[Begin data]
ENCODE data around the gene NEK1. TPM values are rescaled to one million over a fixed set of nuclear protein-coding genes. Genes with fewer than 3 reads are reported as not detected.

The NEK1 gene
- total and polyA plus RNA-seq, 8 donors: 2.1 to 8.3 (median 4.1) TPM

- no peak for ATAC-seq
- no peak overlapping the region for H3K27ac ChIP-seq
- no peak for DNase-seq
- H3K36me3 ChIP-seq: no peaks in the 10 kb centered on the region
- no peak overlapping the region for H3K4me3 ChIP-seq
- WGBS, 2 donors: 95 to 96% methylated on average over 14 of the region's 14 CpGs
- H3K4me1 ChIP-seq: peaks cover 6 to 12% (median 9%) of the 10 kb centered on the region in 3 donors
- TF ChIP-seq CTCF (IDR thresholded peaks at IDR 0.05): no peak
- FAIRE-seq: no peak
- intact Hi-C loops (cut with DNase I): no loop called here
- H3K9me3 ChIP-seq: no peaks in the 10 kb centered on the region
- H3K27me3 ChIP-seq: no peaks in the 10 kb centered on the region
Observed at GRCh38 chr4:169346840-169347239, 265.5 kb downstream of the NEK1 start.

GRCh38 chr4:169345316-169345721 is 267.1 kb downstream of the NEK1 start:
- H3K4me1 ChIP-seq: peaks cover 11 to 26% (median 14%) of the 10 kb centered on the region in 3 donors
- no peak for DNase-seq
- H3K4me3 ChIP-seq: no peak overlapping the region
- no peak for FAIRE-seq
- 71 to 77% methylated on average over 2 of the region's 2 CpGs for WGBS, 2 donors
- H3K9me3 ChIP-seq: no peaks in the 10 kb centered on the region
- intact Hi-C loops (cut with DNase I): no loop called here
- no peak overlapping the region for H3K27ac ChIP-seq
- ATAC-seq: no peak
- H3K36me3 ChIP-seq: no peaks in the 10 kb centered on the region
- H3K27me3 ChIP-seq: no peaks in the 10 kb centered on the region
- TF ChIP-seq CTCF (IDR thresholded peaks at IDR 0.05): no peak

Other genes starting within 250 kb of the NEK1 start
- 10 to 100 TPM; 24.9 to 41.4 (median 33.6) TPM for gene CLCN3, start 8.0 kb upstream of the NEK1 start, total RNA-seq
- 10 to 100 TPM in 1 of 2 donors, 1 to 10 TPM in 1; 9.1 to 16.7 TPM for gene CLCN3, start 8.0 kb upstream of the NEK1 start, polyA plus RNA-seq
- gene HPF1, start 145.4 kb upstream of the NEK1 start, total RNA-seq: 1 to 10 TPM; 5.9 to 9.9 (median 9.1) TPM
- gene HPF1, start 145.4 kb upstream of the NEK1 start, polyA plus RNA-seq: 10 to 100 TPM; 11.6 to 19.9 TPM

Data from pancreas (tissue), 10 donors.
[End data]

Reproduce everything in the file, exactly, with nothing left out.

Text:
ENCODE data around the gene NEK1. TPM values are rescaled to one million over a fixed set of nuclear protein-coding genes. Genes with fewer than 3 reads are reported as not detected.

The NEK1 gene
- total and polyA plus RNA-seq, 8 donors: 2.1 to 8.3 (median 4.1) TPM

- no peak for ATAC-seq
- no peak overlapping the region for H3K27ac ChIP-seq
- no peak for DNase-seq
- H3K36me3 ChIP-seq: no peaks in the 10 kb centered on the region
- no peak overlapping the region for H3K4me3 ChIP-seq
- WGBS, 2 donors: 95 to 96% methylated on average over 14 of the region's 14 CpGs
- H3K4me1 ChIP-seq: peaks cover 6 to 12% (median 9%) of the 10 kb centered on the region in 3 donors
- TF ChIP-seq CTCF (IDR thresholded peaks at IDR 0.05): no peak
- FAIRE-seq: no peak
- intact Hi-C loops (cut with DNase I): no loop called here
- H3K9me3 ChIP-seq: no peaks in the 10 kb centered on the region
- H3K27me3 ChIP-seq: no peaks in the 10 kb centered on the region
Observed at GRCh38 chr4:169346840-169347239, 265.5 kb downstream of the NEK1 start.

GRCh38 chr4:169345316-169345721 is 267.1 kb downstream of the NEK1 start:
- H3K4me1 ChIP-seq: peaks cover 11 to 26% (median 14%) of the 10 kb centered on the region in 3 donors
- no peak for DNase-seq
- H3K4me3 ChIP-seq: no peak overlapping the region
- no peak for FAIRE-seq
- 71 to 77% methylated on average over 2 of the region's 2 CpGs for WGBS, 2 donors
- H3K9me3 ChIP-seq: no peaks in the 10 kb centered on the region
- intact Hi-C loops (cut with DNase I): no loop called here
- no peak overlapping the region for H3K27ac ChIP-seq
- ATAC-seq: no peak
- H3K36me3 ChIP-seq: no peaks in the 10 kb centered on the region
- H3K27me3 ChIP-seq: no peaks in the 10 kb centered on the region
- TF ChIP-seq CTCF (IDR thresholded peaks at IDR 0.05): no peak

Other genes starting within 250 kb of the NEK1 start
- 10 to 100 TPM; 24.9 to 41.4 (median 33.6) TPM for gene CLCN3, start 8.0 kb upstream of the NEK1 start, total RNA-seq
- 10 to 100 TPM in 1 of 2 donors, 1 to 10 TPM in 1; 9.1 to 16.7 TPM for gene CLCN3, start 8.0 kb upstream of the NEK1 start, polyA plus RNA-seq
- gene HPF1, start 145.4 kb upstream of the NEK1 start, total RNA-seq: 1 to 10 TPM; 5.9 to 9.9 (median 9.1) TPM
- gene HPF1, start 145.4 kb upstream of the NEK1 start, polyA plus RNA-seq: 10 to 100 TPM; 11.6 to 19.9 TPM

Data from pancreas (tissue), 10 donors.